Time Warner Cable Says Maybe Motorola Is Responsible For Customer Ordering 17 Porn Flicks In 4 Days

When a Time Warner Cable customer complained that she hadn’t ordered the $154.65 worth of pay-per-view porn on her cable bill, the company blamed everyone else — including Motorola, the manufacturer of the customer’s cable box — for the error.

The customer, who says she has never ordered a pay-per-view porn, tells her story to the L.A. Times’ David Lazarus.

According to her bill, TWC claimed she had ordered 17 porn flicks in just a four-day period. Making the orders even more suspect were the times at which the flesh films were allegedly ordered.

The first day, movies were ordered at 9:55 a.m., 9:57, 10:03, 10:04, 10:05 and 10:06. Two days her cable bill shows porn ordered at 10:39 a.m., 10:40, 2 p.m., and 2:01. At 2:03 and 2:04 p.m. on that day, a total of four movies were ordered.

Concerned about this rather obvious error, the customer called TWC, where she was met with the expected stonewall from customer service.

“He told me they don’t make mistakes,” the woman says. “He said I must have watched all those movies.”

She tells Lazarus that she doesn’t understand why credit cards will contact you when they see a sudden pattern of mysterious charges, but Time Warner Cable will insist that you did indeed order a mountain of porn when you have no history of doing so in the past.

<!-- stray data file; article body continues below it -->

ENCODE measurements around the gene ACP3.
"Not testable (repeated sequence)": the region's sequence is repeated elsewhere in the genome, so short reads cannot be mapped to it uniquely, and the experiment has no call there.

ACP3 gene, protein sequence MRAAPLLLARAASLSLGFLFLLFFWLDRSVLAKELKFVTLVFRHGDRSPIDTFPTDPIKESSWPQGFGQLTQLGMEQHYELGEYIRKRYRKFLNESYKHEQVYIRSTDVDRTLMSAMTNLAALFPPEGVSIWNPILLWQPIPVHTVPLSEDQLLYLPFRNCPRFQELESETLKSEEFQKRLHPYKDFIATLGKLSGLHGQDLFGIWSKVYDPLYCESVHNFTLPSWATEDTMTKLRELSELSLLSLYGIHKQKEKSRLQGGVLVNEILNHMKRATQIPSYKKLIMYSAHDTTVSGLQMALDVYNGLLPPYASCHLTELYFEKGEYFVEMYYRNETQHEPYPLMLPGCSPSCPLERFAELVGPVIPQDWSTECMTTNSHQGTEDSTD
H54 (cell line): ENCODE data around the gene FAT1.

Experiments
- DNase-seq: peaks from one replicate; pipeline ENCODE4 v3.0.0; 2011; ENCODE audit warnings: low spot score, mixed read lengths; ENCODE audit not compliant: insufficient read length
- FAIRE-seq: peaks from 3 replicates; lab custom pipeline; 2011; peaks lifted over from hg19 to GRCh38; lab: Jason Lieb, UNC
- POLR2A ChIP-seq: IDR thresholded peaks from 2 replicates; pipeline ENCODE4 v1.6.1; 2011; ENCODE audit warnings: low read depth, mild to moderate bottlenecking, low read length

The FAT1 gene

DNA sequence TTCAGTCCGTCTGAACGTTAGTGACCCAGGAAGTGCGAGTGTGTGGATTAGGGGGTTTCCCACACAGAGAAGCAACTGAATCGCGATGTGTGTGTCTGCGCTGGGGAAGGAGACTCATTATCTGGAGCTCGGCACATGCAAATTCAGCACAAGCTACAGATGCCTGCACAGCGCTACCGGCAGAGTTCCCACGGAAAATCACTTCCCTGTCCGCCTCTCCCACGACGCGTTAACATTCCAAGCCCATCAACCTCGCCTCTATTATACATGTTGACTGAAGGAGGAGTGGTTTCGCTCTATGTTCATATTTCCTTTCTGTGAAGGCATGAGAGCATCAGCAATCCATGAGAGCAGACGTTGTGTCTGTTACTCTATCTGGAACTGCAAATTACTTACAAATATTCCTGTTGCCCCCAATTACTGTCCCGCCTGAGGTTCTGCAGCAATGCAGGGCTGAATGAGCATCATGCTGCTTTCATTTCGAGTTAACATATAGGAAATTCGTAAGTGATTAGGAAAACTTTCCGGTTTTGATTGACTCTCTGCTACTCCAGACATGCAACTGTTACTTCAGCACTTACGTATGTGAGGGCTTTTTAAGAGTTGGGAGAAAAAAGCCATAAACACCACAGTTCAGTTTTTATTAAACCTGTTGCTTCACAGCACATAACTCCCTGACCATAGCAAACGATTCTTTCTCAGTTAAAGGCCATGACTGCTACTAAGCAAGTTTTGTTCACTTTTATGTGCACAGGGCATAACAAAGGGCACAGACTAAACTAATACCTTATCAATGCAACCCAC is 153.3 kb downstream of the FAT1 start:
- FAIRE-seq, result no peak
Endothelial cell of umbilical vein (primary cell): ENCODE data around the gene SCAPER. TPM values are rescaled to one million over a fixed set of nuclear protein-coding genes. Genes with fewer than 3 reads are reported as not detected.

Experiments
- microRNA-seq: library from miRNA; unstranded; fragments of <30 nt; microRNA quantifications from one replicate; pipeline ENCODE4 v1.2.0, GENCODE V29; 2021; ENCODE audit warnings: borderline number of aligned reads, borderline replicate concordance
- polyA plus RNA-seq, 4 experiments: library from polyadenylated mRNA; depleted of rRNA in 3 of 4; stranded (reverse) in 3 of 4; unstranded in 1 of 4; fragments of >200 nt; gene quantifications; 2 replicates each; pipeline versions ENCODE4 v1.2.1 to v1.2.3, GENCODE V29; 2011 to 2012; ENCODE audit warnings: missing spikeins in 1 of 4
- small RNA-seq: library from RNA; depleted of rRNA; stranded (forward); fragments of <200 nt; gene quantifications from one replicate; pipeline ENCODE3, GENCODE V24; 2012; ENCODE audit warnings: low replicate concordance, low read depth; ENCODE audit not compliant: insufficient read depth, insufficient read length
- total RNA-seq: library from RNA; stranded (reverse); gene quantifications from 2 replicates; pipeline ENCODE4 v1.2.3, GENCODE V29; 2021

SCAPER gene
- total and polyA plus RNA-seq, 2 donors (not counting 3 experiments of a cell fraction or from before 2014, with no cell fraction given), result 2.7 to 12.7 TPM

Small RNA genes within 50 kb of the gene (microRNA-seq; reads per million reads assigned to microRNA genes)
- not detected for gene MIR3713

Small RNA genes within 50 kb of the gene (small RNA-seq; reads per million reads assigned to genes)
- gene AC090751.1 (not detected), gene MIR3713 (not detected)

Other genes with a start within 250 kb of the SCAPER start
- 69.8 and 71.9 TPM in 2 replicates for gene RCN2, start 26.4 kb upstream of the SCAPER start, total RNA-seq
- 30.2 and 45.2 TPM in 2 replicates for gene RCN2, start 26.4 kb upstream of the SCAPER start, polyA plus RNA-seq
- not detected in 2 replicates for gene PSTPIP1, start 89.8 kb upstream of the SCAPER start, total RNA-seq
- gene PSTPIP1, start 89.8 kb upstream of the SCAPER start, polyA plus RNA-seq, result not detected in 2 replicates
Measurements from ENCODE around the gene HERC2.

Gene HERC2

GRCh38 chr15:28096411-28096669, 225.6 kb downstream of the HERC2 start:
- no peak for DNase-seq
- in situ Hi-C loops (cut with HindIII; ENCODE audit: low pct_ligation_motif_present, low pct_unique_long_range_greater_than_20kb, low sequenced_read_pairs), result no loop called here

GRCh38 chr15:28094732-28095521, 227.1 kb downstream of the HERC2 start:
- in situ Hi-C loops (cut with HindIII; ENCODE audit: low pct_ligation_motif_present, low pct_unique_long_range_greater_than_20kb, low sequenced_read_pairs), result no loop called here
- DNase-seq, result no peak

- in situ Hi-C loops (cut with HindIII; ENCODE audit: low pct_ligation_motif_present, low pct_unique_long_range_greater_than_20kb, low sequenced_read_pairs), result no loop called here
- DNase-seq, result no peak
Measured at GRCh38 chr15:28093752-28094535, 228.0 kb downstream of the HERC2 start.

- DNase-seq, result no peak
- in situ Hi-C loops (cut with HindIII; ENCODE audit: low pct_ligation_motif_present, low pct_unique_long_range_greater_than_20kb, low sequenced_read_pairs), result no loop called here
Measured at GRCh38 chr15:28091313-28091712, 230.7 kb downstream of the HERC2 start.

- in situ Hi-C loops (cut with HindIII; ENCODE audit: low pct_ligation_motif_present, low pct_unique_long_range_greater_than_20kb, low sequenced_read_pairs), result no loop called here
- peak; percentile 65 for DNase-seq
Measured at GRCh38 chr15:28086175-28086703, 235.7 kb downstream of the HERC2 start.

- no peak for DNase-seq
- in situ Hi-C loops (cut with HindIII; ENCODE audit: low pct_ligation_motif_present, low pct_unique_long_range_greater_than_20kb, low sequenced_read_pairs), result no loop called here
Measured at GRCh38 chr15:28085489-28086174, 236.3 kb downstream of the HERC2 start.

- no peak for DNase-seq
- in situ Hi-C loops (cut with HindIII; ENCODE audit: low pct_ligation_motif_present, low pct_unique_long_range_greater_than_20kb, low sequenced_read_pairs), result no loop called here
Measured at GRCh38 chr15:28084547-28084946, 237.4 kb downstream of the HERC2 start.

TWC told the woman that if she didn’t order the films, then someone in her house must have. Both the contractor building her outside patio and her part-time housekeeper denied any part in the pornopalooza.

When Lazarus tried to get an explanation from TWC, a company rep played the customer privacy card.

“We take customer privacy seriously, which we know our customers appreciate, and as such we are not able to comment on a particular customer’s account,” the robo-rep stated, presumably while praying to someday become a real boy.

After Lazarus contacted TWC, the customer received multiple calls from the company, all with different opinions on the matter:

Two service reps have insisted that the porn orders were legitimate and must have been made from inside the house, she said. Two others have said it’s possible an electrical short caused the funny orders, or that perhaps [her] cable account was hacked from elsewhere.

So when Lazarus went back to the company rep to ask about the possibility of a hacked cable box. The rep said to take such questions to Motorola, which only commented that its “set-top security is unsurpassed.”

In the end, TWC erased the porn from the customer’s bill and set up filters so that adult content could not be ordered from her account.

Given the sheer amount of free erotica available on the Internet, we don’t even know why someone would go through the hassle of hacking a cable box in the first place.

A bill for 17 porn films in 4 days? Now that’s obscene [L.A. Times]